Abteilung-Brandenstein taking the town of Loviisa east of Helsinki. The larger German formations advanced eastwards from Hanko and took Helsinki on 12—13 April, while Detachment Brandenstein overran the town of Lahti on 19 April.
The final blow to the cause of the Finnish Reds was dealt when the Bolsheviks broke off the peace negotiations at Brest-Litovsk, leading to the German eastern offensive in February In February , General Mannerheim deliberated on where to focus the general offensive of the Whites. There were two strategically vital enemy strongholds: Tampere, Finland's major industrial town in the south-west, and Vyborg, Karelia's main city. Although seizing Vyborg offered many advantages, his army's lack of combat skills and the potential for a major counterattack by the Reds in the area or in the south-west made it too risky.
Mannerheim decided to strike first at Tampere. Although the Whites were unaccustomed to offensive warfare, some Red Guard units collapsed and retreated in panic under the weight of the offensive, while other Red detachments defended their posts to the last and were able to slow the advance of the White troops. Eventually, the Whites lay siege to Tampere. The Battle for Tampere was fought between 16, White and 14, Red soldiers. It was Finland's first large-scale urban battle and one of the four most decisive military engagements of the war.
The fight for the area of Tampere began on 28 March, on the eve of Easter , later called "Bloody Maundy Thursday ", in the Kalevankangas cemetery. The White Army did not achieve a decisive victory in the fierce combat, suffering more than 50 percent losses in some of their units. The Whites had to re-organise their troops and battle plans, managing to raid the town centre in the early hours of 3 April. After a heavy, concentrated artillery barrage , the White Guards advanced from house to house and street to street, as the Red Guards retreated.
In the late evening of 3 April, the Whites reached the eastern banks of the Tammerkoski rapids. The Reds' attempts to break the siege of Tampere from the outside along the Helsinki-Tampere railway failed.
The Red Guards lost the western parts of the town between 4 and 5 April. The Tampere City Hall was among the last strongholds of the Reds. The battle ended 6 April with the surrender of Red forces in the Pyynikki and Pispala sections of Tampere.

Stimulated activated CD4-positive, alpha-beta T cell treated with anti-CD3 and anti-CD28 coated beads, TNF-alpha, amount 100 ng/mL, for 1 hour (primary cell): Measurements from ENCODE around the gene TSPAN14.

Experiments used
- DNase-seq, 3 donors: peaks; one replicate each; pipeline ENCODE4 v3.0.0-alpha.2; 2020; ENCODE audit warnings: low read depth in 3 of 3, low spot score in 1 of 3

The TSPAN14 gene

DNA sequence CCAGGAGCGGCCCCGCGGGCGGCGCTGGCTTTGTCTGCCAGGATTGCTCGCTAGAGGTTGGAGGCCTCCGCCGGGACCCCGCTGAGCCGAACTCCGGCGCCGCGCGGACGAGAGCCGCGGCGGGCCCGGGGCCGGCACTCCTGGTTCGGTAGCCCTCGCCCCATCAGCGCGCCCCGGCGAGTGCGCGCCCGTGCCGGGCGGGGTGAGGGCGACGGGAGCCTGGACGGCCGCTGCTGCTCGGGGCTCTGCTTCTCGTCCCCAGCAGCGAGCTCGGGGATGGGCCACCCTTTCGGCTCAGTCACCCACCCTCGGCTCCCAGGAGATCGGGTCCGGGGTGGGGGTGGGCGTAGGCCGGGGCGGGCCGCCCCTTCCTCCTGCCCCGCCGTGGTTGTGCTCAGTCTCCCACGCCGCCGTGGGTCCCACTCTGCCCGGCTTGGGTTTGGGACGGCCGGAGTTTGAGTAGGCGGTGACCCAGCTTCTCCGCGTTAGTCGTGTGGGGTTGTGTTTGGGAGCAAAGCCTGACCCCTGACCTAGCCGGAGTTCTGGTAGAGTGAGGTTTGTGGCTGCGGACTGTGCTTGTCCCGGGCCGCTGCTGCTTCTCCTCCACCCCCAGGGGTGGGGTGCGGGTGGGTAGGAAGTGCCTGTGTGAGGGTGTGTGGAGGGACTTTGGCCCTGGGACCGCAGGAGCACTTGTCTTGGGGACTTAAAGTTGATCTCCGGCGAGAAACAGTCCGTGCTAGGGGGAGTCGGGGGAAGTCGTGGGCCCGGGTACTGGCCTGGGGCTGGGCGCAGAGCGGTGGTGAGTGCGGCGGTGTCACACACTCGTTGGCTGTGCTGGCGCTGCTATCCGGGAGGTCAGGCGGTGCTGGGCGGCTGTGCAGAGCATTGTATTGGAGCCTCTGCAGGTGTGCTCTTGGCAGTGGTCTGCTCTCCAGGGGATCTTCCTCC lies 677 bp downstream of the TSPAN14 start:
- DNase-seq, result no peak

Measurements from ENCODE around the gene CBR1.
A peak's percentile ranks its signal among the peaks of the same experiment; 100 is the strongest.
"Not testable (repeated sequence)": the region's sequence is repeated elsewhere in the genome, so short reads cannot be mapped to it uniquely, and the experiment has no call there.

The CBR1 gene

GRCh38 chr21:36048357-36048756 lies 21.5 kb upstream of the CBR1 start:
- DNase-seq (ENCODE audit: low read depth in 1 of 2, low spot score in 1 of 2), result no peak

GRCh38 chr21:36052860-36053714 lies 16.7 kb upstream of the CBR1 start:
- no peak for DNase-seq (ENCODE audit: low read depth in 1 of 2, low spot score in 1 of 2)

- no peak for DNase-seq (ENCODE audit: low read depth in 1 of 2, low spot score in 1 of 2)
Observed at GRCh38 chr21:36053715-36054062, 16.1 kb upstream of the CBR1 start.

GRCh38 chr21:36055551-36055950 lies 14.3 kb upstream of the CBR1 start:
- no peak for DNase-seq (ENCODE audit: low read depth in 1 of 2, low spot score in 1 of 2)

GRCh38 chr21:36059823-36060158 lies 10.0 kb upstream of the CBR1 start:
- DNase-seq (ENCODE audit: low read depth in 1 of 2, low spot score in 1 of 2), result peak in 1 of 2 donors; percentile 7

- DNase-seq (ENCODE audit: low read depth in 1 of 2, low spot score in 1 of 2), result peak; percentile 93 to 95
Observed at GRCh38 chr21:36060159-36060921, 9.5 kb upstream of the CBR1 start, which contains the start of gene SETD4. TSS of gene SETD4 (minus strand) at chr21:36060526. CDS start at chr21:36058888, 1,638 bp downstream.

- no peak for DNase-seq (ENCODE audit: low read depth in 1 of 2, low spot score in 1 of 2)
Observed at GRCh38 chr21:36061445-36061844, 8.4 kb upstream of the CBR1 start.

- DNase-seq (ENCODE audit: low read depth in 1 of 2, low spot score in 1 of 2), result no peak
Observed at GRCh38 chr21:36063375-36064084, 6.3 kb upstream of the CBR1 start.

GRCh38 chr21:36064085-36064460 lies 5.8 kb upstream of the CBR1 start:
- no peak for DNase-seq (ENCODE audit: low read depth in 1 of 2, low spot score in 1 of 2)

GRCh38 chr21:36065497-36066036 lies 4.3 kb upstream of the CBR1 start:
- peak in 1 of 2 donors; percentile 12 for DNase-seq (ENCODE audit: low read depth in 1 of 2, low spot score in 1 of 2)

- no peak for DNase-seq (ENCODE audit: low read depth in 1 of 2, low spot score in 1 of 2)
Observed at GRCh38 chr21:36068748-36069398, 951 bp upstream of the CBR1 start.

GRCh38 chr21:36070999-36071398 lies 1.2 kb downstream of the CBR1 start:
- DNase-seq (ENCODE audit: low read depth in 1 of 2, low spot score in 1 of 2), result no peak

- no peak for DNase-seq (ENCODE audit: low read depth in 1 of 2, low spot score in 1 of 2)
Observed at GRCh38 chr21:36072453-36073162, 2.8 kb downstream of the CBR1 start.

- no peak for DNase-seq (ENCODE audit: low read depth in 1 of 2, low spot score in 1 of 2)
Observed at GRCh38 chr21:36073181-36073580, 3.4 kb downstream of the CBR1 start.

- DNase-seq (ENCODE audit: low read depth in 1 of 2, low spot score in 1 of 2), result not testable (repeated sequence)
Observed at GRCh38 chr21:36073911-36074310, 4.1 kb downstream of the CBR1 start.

The Reds, now on the defensive, showed increased motivation to fight during the battle. The Battle of Tampere was the bloodiest action of the Civil War. The Red Guards lost 1,—1, soldiers, with a further 11,—12, captured. The eastern parts of the city, consisting mostly of wooden buildings, were completely destroyed. After peace talks between Germans and the Finnish Reds were broken off on 11 April , the battle for the capital of Finland began. The Germans broke through the area between Munkkiniemi and Pasila , and advanced on the central-western parts of the town.
The German naval squadron led by Vice Admiral Hugo Meurer blocked the city harbour, bombarded the southern town area, and landed Seebataillon marines at Katajanokka.
Around 7, Finnish Reds defended Helsinki, but their best troops fought on other fronts of the war. By the late evening of 12 April, most of the southern parts and all of the western area of the city had been occupied by the Germans. Local Helsinki White Guards, having hidden in the city during the war, joined the battle as the Germans advanced through the town.
Toward the end, a German brigade with 2,—3, soldiers, led by Colonel Kondrad Wolf joined the battle. German artillery bombarded and destroyed the Workers' Hall and put out the red lantern of the Finnish revolution. The eastern parts of the town surrendered around Sporadic fighting lasted until the evening. In total, 60 Germans, — Reds and 23 White Guard troopers were killed in the battle.
Around 7, Reds were captured. The German army celebrated the victory with a military parade in the centre of Helsinki on 14 April On 19 April , Detachment Brandenstein took over the town of Lahti. The battle was minor but strategically important as it cut the connection between the western and eastern Red Guards. Local engagements broke out in the town and the surrounding area between 22 April and 1 May as several thousand western Red Guards and Red civilian refugees tried to push through on their way to Russia.
The German troops were able to hold major parts of the town and halt the Red advance. In total, Reds and 80 German soldiers perished, and 30, Reds were captured in and around Lahti. After the defeat in Tampere, the Red Guards began a slow retreat eastwards. As the German army seized Helsinki, the White Army shifted the military focus to Vyborg area, where 18, Whites advanced against 15, defending Reds. General Mannerheim's war plan had been revised as a result of the Battle for Tampere, a civilian, industrial town.
He aimed to avoid new, complex city combat in Vyborg, an old military fortress. The Whites were able to cut the Reds' connection to Petrograd and weaken the troops on the Karelian Isthmus on 20—26 April, but the decisive blow remained to be dealt in Vyborg.
In total, Whites died, and — Reds perished and 12,—15, were captured. Both Whites and Reds carried out political violence through executions, respectively termed White Terror Finnish: The threshold of political violence had already been crossed by the Finnish activists during the First Period of Russification. Large-scale terror operations were born and bred in Europe during World War I, the first total war.